European Shares Extend Declines On Rate Worries

European stocks traded lower on Thursday amid persistent fears of higher U.S. interest rates and concerns over China’s beleaguered property market.

Spanish inflation accelerated for a second straight month in September due mainly to higher electricity and fuel prices, preliminary data showed earlier in the day. German inflation data is awaited later in the day.

A measure of Eurozone Economic Sentiment dropped slightly from 93.6 to 93.3 in September, extending declines for the fifth month.

The pan European STOXX 600 was down half a percent at 444.52 after closing 0.2 percent lower on Wednesday.

The German DAX dropped half a percent, France’s CAC 40 shed 0.4 percent and the U.K.’s FTSE 100 was down 0.8 percent.

Airline Ryanair fell 2.3 percent as it announced a number of cuts to its winter schedule due to delays in the delivery of Boeing aircraft.

Discount retailer Pepco Group N.V. lost 12 percent after cutting its profit outlook for the second time in a month.

Spanish bank Banco Santander advanced 1.6 percent after an announcement that it is going to buyback around 1.3 billion of shares.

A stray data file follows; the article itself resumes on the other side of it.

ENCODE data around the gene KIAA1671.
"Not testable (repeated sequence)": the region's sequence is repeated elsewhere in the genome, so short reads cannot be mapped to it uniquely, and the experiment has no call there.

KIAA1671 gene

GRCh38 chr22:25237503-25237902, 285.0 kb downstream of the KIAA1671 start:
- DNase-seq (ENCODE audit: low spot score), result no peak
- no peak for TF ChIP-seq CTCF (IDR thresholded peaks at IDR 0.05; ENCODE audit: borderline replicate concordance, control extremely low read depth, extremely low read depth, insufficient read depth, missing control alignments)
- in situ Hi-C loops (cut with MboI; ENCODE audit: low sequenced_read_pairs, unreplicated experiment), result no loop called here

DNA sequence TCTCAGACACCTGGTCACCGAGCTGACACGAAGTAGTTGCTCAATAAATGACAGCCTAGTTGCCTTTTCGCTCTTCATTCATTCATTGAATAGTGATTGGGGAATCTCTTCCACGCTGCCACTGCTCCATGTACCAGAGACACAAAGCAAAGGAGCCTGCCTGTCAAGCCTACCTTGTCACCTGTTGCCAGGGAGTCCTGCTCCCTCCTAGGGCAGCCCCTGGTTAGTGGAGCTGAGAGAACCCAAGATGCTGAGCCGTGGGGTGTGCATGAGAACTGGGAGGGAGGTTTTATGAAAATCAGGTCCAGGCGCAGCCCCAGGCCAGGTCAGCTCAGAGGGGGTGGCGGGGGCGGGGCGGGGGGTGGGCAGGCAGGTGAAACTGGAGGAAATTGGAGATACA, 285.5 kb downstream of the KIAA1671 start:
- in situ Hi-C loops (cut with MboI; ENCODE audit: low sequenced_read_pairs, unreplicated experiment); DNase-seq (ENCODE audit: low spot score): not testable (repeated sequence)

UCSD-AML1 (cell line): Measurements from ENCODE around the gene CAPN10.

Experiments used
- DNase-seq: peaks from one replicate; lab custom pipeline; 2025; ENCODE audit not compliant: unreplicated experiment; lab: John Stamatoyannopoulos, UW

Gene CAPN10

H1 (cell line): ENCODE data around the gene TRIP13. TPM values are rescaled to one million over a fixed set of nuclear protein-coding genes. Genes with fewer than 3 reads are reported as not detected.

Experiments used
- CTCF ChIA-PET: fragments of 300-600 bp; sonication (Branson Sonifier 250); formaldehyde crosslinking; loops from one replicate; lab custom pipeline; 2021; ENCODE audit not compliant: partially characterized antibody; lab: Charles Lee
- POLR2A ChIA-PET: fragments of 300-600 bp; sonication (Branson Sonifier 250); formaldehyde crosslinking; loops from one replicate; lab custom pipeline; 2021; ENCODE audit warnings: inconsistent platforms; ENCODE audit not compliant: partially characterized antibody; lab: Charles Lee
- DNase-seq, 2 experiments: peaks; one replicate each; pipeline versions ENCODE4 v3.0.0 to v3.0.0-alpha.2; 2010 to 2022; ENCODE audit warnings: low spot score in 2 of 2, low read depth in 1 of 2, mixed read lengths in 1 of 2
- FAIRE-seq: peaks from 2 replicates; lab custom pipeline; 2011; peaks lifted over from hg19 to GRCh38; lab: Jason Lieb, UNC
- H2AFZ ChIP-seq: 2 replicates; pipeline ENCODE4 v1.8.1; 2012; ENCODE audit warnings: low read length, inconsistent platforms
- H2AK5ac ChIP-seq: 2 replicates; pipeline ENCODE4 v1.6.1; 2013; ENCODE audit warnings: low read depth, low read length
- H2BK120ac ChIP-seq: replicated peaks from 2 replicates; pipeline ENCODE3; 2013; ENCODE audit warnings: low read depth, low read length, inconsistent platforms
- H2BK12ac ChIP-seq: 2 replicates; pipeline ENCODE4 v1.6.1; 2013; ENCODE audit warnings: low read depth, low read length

Housebuilder Taylor Wimpey fell over 2 percent in London and Barratt Developments plummeted 6.5 percent on concerns over rising borrowing costs.

BP Plc and Shell were seeing modest gains while TotalEnergies rose over 1 percent after crude prices surged to the highest level in more than a year.

British drinks giant Diageo was down 0.7 percent despite backing its annual outlook.
888 Holdings, a betting and gaming company, plunged 17 percent after trimming its full-year earnings guidance.

Lender HSBC Holdings edged down slightly after reports that it is likely to buy Citigroup’s China consumer wealth management business.

Insurer Phoenix Group Holdings lost 6.2 percent after reporting a narrow pre-tax loss for the first half of 2023.

China-exposed LVMH, Kering and Hermes International were seeing modest losses in Paris amid concerns over the health of China’s property sector and ahead of purchasing managers’ index data from China, due over the weekend.

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